An economy is a system that provides people with goods and services and directly or indirectly satisfies their wants.
Types of Economy
- Types of Economy on the Basis of Nature
- Types of Economy on the Basis of Ownership over the Means of Production
- Types of Economy on the Basis of Level of Development
Types of Economy on the Basis of Nature
On the basis of their nature, there are 8 types of economy:
- Simple and complex economy
- Closed and open economy
- Planned and unplanned economy
- The agricultural and industrial economy
Simple and Complex Economy
Simple Economy Definition
A simple economy refers to a system wherein people produce simple goods in limited numbers/quantities for the satisfaction of their wants. The barter system of exchange prevails in this economy. These types of economies existed in Indian villages in olden times.
Complex Economy Definition
A complex economy refers to a system wherein several kinds of goods are produced in large quantities. The process of production in these economies is highly complex and advanced. Money is widely used as a medium of exchange. This economy came into existence in the Post-Industrial Revolution period.
Difference between Simple and Complex Economy
|Simple Economy||Complex Economy|
|Only simple goods are produced to satisfy basic human wants.||A variety of goods are produced in large quantities.|
|Techniques used in the production process are simple.||Techniques used in production are complex and highly advanced.|
|A barter system is used for buying and selling goods.||Money is used as a medium of exchange for goods and services.|
|Wants are limited as people live in isolation and are self-sufficient.||Goods are produced in large quantities not only for self-use but also to be supplied and sold to distant markets.|
|It is a self-reliant economy.||It is a modern economy.|
Closed and Open Economy
Definition of Open Economy
An open economy is an economy that is involved in the process of production within its own country and participates in the production process anywhere in the world.
Definition of Closed Economy
A closed economy is an economy that has no economic transactions with any other country.
Difference between Closed and Open Economy
|Closed Economy||Open Economy|
|Does not have economic relations with the rest of the world.||Has economic relations with other countries.|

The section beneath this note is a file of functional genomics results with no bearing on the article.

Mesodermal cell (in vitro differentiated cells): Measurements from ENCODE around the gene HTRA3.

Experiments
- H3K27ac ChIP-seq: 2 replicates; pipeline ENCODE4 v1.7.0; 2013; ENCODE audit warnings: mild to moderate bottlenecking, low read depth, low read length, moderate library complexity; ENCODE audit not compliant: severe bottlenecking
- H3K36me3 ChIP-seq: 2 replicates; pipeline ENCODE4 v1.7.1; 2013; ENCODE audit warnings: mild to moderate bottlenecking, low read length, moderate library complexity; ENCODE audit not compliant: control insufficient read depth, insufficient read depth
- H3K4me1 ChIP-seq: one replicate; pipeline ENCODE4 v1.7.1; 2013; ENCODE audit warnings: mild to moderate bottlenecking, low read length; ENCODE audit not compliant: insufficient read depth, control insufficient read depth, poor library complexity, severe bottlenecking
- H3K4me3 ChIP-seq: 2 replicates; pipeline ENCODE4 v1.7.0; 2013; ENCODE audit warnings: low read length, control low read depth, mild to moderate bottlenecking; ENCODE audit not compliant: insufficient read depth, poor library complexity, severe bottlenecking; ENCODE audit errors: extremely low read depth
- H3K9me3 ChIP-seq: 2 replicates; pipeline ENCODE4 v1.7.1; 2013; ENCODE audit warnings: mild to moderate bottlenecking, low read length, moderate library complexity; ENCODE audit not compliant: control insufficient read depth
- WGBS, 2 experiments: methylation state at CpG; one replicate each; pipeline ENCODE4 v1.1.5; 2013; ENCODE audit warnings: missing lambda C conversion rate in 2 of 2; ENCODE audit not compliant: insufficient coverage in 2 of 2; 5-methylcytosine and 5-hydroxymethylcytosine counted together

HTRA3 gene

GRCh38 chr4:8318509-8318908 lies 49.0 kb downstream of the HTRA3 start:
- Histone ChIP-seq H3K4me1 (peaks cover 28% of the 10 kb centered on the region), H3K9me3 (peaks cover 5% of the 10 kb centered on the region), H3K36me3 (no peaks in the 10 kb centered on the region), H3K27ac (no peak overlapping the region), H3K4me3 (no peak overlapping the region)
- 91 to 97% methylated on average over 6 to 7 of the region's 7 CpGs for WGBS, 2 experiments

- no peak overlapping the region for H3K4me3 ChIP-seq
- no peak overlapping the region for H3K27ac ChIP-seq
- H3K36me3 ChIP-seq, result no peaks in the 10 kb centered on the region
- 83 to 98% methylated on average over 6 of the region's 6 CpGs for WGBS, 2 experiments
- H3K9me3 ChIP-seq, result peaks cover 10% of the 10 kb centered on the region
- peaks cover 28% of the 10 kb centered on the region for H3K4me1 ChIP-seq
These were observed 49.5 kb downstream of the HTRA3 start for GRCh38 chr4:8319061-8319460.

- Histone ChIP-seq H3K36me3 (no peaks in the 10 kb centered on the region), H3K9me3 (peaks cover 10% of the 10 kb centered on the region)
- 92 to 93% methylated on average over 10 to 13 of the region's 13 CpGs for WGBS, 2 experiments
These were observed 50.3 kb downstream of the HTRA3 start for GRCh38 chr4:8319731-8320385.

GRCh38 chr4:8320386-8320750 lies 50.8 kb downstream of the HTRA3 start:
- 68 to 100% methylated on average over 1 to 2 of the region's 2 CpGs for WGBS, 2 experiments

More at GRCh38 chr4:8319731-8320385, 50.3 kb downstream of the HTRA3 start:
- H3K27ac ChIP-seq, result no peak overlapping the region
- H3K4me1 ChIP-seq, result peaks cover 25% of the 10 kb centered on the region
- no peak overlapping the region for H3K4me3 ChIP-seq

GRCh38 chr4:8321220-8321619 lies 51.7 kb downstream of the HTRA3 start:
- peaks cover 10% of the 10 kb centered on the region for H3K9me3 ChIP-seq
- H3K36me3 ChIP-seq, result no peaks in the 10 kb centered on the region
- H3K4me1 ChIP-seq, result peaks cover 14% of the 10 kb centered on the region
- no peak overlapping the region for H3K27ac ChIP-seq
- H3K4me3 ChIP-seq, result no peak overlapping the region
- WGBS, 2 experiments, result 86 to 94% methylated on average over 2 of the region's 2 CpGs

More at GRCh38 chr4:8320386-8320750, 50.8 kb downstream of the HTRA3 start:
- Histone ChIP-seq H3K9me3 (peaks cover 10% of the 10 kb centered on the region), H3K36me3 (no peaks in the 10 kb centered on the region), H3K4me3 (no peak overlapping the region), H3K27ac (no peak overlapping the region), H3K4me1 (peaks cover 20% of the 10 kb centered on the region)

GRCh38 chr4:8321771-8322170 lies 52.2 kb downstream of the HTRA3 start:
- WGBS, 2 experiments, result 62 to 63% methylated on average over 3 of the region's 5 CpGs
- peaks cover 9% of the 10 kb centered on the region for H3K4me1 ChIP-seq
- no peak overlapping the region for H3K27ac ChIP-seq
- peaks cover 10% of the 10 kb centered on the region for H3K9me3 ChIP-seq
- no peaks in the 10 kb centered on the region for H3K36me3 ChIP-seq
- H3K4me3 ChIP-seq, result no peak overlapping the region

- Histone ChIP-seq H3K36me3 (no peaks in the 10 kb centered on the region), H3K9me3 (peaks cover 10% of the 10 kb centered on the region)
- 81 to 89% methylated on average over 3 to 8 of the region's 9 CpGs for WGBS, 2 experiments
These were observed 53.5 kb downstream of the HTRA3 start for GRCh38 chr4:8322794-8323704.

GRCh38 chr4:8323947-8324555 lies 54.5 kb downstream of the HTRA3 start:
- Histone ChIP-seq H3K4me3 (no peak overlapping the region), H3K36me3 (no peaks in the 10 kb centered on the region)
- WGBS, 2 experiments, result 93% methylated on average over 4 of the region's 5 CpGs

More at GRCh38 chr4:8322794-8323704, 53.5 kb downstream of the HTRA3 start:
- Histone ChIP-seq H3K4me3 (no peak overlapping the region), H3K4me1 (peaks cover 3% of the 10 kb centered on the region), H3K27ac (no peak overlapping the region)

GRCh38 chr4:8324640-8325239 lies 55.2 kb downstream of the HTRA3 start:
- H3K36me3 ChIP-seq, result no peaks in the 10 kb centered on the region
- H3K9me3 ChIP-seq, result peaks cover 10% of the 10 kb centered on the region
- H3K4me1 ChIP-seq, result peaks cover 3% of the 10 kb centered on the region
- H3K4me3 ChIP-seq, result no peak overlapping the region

|Activities taking place outside the territory do not affect economic activities.||The economic activities of such an economy are|
affected by international fluctuations.
|There is no difference between national income and domestic income.||The size of national income may be greater or smaller than domestic income.|
|It is an imaginary economy.||It is a real economy.|
Planned and Unplanned Economy
- A planned economy is also known as a controlled economy. In this kind of economy, the government/state has full control over all the economic activities/matters of the country.
- An unplanned economy is one in which economic activities and central problems are determined by the free play of market forces of demand and supply.
Agricultural and Industrial Economy
Definition of Industrial Economy
Industry and trade are the main occupations in this economy. Agricultural share is less in national income. Modern and complex techniques of production are used in this economy. Infrastructural facilities are well provided for in this economy.
Examples of industrial economies are the United States of America, the United Kingdom, Japan, and Germany.
Definition of Agricultural Economy
Agriculture is the main occupation in this economy. Agriculture constitutes a large share of the national income. Traditional techniques of production are used in this economy. Basic infrastructural facilities
Examples of Agricultural Economics are Brazil, Pakistan, Myanmar, Sri Lanka
Difference between Agricultural and Industrial Economy
|Agricultural Economy||Industrial Economy|
|Agriculture is the main occupation in this economy.||Industry and trade are the main occupations|
in this economy.
|Agriculture constitutes a large share of the|
|Agricultural share is less in national income.|
|Traditional techniques of production are used in this economy.||Modern and complex techniques of production are used in this economy.|
|Basic infrastructural facilities are absent.||Infrastructural facilities are well provided for|
in this economy.
|Examples of the agricultural economies include Brazil, Pakistan, Myanmar, Sri Lanka||Examples of the industrial economy include the United States of America, the United Kingdom, Japan, German|
Types of Economy on the Basis of Ownership over the Means of Production
On the basis of ownership over the means of production, there are three types of economy
- Capitalist economy
- Socialist economy
- Mixed economy
Definition of Capitalist Economy
It refers to a type of economy wherein private owners own the means of production such as land and capital. There is no kind of interference from the government in the economic activities of the country.
Features of a Capitalist Economy
- Individuals are free to own and control economic resources. Everyone is independent to choose his/her own business, profession and occupation.
- The people’s economic activities may or may not be controlled by the government.